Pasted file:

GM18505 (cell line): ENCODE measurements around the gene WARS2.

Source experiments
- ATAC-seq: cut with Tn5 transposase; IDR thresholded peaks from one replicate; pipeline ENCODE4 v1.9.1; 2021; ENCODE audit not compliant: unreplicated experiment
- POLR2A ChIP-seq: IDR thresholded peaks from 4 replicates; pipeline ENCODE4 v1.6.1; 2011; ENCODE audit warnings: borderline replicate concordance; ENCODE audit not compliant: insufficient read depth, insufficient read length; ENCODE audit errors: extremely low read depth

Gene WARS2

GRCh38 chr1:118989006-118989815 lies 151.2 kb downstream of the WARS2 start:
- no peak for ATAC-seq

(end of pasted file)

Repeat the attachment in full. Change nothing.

GM18505 (cell line): ENCODE measurements around the gene WARS2.

Source experiments
- ATAC-seq: cut with Tn5 transposase; IDR thresholded peaks from one replicate; pipeline ENCODE4 v1.9.1; 2021; ENCODE audit not compliant: unreplicated experiment
- POLR2A ChIP-seq: IDR thresholded peaks from 4 replicates; pipeline ENCODE4 v1.6.1; 2011; ENCODE audit warnings: borderline replicate concordance; ENCODE audit not compliant: insufficient read depth, insufficient read length; ENCODE audit errors: extremely low read depth

Gene WARS2

GRCh38 chr1:118989006-118989815 lies 151.2 kb downstream of the WARS2 start:
- no peak for ATAC-seq